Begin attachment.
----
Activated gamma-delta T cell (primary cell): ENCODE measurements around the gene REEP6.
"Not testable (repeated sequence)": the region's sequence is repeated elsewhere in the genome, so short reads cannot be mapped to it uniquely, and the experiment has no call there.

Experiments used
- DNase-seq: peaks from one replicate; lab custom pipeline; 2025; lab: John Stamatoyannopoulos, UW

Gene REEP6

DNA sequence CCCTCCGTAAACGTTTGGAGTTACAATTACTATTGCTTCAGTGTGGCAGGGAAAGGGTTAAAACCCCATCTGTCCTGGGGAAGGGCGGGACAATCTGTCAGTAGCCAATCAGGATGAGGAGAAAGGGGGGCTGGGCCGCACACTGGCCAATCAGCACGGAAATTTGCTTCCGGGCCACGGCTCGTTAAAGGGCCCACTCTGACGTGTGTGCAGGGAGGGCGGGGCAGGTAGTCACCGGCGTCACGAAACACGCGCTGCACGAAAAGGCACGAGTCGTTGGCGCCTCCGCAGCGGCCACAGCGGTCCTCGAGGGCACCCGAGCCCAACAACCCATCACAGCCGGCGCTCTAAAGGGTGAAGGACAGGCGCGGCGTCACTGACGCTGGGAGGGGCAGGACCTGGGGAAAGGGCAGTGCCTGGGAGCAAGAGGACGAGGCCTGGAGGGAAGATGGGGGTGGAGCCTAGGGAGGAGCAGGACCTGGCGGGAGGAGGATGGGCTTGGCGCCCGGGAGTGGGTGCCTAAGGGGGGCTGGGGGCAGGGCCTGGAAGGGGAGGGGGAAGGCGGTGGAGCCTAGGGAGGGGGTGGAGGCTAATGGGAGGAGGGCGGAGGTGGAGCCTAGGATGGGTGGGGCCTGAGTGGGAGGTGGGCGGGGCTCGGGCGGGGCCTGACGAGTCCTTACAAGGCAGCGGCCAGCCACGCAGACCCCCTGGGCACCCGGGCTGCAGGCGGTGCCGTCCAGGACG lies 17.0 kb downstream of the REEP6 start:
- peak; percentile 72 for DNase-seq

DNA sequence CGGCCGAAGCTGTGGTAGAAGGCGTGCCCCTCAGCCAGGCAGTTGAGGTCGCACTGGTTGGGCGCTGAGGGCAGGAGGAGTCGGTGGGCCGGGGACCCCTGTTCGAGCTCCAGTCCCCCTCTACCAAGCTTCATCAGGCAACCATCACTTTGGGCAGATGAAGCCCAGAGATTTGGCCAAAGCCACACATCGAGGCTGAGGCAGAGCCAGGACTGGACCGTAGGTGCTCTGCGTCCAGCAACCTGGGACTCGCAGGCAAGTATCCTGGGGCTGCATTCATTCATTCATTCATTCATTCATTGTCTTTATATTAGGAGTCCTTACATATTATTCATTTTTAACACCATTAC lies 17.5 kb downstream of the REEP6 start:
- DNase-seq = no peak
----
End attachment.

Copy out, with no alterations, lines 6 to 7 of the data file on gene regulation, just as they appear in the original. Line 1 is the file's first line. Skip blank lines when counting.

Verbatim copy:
DNA sequence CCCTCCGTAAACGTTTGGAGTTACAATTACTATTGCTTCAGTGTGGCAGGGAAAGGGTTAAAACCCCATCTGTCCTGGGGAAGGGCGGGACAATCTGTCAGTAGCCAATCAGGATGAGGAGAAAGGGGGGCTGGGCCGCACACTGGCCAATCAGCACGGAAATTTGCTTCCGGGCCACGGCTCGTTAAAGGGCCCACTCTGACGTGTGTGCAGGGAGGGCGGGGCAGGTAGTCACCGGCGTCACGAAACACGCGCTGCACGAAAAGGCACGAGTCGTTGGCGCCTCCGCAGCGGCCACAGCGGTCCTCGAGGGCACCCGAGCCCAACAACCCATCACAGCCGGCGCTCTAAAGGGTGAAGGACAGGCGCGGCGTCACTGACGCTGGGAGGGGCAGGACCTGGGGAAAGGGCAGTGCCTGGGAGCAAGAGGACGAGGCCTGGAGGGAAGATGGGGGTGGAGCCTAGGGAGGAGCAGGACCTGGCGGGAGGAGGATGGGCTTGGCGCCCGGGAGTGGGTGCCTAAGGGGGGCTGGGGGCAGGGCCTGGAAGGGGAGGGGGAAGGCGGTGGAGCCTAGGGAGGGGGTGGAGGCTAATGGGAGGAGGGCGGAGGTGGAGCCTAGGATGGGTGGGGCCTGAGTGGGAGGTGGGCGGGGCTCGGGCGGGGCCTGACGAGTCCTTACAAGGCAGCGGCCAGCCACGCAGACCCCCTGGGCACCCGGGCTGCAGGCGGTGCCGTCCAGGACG lies 17.0 kb downstream of the REEP6 start:
- peak; percentile 72 for DNase-seq